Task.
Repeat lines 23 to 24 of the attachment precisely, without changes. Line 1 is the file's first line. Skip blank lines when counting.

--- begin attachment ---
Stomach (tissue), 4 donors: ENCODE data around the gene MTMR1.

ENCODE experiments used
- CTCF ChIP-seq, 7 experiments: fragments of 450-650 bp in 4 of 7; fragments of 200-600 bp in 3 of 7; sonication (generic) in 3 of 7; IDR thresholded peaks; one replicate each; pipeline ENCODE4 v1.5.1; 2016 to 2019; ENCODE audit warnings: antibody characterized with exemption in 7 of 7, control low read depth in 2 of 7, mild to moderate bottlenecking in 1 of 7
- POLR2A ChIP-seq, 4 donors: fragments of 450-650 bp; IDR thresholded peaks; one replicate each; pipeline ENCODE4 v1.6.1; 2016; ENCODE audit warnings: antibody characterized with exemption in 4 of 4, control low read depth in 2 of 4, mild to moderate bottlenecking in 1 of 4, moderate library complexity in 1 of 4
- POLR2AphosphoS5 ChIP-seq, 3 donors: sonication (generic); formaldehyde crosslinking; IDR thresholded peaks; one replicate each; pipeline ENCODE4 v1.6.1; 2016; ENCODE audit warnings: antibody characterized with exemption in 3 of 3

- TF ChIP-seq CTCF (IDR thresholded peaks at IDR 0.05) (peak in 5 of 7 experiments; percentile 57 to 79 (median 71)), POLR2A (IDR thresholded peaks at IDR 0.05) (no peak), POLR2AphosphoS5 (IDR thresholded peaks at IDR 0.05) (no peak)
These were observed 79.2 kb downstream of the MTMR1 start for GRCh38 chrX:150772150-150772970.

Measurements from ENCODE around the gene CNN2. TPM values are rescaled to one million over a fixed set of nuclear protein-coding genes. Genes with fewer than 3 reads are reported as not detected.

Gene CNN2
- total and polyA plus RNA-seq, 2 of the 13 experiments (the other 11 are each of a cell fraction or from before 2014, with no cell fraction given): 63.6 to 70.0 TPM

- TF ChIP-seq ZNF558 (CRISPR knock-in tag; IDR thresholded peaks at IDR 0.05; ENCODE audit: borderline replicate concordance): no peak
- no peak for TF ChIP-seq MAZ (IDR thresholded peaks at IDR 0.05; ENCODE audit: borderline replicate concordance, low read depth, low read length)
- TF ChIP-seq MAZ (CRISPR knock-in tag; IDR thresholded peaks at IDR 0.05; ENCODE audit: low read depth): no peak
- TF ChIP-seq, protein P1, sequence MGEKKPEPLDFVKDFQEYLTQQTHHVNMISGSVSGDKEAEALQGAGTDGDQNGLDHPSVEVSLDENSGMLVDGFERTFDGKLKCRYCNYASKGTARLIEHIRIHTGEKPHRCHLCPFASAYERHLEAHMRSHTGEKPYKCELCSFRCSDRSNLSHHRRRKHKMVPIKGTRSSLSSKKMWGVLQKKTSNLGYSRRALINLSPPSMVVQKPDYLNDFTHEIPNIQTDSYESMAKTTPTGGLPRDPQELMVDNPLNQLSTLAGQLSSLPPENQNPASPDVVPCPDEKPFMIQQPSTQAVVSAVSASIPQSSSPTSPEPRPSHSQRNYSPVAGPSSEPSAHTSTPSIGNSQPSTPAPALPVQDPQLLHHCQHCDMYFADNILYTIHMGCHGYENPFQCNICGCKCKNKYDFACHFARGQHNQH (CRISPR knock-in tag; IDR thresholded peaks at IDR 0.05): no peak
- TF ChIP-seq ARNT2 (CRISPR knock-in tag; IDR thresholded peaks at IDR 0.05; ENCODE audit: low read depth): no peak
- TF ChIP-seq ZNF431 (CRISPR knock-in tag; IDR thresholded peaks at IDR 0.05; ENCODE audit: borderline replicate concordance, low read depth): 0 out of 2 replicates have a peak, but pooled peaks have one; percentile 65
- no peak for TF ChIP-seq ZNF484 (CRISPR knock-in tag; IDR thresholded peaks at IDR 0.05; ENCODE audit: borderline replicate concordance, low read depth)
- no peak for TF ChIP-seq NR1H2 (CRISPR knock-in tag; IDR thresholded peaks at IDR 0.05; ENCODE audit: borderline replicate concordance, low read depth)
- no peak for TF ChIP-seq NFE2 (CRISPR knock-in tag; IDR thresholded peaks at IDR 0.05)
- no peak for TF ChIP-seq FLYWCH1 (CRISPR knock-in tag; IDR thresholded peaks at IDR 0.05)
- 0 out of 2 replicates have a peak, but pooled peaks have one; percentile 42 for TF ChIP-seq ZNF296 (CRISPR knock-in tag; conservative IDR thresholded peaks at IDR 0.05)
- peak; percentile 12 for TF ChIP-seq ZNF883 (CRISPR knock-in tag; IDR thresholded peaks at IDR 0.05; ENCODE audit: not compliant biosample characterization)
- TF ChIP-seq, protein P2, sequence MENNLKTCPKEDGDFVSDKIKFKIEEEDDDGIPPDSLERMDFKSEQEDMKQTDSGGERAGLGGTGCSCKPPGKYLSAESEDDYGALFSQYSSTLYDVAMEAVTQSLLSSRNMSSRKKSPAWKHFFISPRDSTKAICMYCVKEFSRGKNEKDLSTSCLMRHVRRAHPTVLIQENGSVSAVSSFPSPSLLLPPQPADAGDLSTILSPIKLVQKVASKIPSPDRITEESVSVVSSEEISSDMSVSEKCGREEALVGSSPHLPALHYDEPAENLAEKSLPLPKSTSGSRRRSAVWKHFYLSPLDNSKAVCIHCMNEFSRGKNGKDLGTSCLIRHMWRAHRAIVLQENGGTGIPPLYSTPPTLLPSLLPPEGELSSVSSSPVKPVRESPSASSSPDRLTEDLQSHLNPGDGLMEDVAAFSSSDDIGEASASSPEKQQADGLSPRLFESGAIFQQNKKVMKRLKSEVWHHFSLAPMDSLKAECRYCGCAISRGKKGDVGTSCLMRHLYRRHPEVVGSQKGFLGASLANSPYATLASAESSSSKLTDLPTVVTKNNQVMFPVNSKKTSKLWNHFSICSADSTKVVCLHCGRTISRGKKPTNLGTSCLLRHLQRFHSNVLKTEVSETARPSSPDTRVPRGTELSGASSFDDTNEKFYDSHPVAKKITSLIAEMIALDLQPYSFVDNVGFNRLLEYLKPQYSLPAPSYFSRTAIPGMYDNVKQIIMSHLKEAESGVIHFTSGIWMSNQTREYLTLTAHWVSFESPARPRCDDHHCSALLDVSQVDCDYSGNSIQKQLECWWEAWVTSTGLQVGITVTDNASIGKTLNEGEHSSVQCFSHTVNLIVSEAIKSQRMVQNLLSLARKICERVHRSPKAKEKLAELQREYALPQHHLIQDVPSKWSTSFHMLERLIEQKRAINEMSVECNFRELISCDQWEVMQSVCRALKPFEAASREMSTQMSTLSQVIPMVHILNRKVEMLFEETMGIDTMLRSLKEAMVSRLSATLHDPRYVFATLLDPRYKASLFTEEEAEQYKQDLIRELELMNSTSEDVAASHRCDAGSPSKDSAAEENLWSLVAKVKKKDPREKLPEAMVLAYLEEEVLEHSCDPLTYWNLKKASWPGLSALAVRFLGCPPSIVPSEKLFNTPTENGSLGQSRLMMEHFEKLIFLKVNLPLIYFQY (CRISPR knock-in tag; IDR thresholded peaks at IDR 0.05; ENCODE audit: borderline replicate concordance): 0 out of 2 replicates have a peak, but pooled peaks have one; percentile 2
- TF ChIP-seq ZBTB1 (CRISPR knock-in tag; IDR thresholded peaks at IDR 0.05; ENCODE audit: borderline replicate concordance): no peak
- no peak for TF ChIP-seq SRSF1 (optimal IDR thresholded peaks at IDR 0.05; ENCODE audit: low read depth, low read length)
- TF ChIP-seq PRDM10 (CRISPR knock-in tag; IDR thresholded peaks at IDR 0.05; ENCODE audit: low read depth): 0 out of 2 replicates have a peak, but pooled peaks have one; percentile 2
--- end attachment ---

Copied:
- TF ChIP-seq, protein P2, sequence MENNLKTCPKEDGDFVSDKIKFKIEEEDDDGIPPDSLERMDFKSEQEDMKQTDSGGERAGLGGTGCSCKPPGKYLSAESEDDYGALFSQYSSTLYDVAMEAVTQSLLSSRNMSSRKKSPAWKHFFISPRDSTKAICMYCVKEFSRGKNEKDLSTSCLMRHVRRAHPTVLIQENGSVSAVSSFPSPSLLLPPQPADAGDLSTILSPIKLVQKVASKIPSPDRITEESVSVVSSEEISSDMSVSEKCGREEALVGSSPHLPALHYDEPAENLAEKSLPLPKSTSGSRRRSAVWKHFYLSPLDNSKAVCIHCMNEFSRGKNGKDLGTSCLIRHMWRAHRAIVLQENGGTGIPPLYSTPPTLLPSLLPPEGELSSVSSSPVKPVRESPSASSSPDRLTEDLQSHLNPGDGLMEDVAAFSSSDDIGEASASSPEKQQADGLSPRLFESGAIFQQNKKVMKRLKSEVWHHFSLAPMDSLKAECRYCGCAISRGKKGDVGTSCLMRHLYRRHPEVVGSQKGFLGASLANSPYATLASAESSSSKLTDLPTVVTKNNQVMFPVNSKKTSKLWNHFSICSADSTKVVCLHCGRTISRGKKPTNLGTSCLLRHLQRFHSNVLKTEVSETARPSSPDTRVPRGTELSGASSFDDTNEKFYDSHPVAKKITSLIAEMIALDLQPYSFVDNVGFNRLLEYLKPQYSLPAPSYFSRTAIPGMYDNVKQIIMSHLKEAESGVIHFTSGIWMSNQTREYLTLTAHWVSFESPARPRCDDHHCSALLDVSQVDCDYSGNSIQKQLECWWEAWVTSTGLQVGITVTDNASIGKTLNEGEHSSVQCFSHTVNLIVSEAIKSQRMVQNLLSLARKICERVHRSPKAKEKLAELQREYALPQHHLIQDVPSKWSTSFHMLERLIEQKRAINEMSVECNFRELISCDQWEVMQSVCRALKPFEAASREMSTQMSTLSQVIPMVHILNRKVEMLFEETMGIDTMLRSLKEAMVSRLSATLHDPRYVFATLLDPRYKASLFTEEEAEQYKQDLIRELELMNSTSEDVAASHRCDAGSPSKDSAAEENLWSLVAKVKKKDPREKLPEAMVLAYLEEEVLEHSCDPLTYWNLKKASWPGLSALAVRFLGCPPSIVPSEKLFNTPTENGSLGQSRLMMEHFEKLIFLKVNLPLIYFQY (CRISPR knock-in tag; IDR thresholded peaks at IDR 0.05; ENCODE audit: borderline replicate concordance): 0 out of 2 replicates have a peak, but pooled peaks have one; percentile 2
- TF ChIP-seq ZBTB1 (CRISPR knock-in tag; IDR thresholded peaks at IDR 0.05; ENCODE audit: borderline replicate concordance): no peak